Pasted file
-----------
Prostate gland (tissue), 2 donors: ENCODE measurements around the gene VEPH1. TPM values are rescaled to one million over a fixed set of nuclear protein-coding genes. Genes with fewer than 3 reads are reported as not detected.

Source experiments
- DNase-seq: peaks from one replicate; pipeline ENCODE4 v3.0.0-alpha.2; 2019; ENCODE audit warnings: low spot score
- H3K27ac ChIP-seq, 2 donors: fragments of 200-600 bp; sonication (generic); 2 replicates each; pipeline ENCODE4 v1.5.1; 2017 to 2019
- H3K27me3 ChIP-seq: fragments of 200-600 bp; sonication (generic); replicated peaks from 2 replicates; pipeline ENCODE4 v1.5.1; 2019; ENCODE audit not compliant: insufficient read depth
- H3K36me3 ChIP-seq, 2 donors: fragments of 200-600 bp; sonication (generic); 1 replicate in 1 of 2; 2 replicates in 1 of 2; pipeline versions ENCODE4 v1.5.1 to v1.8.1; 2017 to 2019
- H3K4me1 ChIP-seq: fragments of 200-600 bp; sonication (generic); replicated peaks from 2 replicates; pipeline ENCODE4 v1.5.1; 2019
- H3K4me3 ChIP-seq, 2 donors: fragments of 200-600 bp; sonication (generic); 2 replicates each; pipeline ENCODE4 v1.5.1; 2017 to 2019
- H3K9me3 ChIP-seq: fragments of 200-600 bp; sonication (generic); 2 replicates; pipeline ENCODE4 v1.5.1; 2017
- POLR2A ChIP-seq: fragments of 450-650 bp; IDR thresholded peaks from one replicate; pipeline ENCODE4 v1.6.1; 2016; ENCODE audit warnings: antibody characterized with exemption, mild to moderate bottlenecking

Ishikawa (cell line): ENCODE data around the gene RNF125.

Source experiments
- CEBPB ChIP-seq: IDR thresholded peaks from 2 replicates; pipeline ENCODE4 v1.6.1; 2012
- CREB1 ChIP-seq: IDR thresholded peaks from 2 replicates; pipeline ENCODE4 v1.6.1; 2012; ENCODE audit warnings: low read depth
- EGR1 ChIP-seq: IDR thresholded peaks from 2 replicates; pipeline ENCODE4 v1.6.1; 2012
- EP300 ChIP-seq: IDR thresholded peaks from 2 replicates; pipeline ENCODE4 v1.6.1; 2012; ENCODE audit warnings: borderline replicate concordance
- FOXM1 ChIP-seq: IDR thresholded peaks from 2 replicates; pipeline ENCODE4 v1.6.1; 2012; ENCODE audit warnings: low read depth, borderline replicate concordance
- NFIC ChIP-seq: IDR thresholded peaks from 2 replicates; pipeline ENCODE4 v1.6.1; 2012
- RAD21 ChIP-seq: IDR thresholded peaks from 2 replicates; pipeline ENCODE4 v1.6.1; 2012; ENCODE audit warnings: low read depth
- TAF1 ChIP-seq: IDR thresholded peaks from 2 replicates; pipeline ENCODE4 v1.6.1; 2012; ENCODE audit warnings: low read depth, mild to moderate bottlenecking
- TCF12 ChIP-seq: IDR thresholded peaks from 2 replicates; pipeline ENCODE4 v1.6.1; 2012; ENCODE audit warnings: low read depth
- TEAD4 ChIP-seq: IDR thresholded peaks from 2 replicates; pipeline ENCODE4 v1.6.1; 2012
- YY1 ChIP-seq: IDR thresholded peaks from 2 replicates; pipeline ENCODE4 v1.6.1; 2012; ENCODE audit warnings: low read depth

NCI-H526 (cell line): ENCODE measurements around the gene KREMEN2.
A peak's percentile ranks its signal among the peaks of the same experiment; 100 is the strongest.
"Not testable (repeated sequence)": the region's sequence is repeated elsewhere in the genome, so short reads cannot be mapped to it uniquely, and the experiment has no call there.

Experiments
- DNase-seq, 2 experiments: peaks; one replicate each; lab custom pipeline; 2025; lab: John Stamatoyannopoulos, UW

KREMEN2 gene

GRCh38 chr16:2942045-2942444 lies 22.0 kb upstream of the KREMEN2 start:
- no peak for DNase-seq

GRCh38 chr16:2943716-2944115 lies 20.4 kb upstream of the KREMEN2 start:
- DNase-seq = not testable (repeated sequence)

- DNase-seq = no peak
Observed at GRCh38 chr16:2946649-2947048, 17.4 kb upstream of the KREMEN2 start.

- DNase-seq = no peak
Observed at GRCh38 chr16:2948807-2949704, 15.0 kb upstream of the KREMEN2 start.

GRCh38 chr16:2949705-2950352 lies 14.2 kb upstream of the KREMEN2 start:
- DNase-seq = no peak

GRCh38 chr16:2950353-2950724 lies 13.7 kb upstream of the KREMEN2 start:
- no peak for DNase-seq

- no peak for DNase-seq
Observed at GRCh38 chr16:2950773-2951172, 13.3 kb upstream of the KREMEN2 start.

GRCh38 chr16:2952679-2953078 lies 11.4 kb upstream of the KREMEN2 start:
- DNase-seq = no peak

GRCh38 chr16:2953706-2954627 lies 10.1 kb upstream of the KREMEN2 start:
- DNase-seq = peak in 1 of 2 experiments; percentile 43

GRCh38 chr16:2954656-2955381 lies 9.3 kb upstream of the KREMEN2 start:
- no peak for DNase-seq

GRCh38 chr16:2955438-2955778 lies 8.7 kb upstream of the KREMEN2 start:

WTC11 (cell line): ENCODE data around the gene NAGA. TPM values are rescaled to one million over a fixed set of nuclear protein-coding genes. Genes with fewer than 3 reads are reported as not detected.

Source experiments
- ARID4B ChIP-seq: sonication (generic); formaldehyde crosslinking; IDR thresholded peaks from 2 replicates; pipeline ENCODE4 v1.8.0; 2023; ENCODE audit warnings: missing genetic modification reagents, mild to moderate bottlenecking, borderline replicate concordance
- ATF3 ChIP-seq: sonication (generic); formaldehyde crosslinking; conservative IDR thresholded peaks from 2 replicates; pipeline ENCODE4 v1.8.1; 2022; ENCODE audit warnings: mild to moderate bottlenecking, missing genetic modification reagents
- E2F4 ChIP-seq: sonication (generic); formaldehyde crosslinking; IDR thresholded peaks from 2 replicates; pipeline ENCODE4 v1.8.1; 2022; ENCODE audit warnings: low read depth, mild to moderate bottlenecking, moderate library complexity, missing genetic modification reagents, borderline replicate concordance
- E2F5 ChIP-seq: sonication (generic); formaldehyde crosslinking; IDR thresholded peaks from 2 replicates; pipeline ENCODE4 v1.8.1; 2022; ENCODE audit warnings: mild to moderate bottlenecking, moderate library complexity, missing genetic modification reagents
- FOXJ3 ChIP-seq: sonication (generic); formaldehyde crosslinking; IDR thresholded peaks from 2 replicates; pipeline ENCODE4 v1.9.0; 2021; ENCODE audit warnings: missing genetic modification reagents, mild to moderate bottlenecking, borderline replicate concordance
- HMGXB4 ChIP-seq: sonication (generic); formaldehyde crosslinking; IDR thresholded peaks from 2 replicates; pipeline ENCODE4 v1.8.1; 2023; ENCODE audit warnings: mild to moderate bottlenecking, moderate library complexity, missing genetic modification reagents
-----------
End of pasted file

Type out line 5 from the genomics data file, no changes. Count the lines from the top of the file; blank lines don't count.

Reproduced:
- H3K27me3 ChIP-seq: fragments of 200-600 bp; sonication (generic); replicated peaks from 2 replicates; pipeline ENCODE4 v1.5.1; 2019; ENCODE audit not compliant: insufficient read depth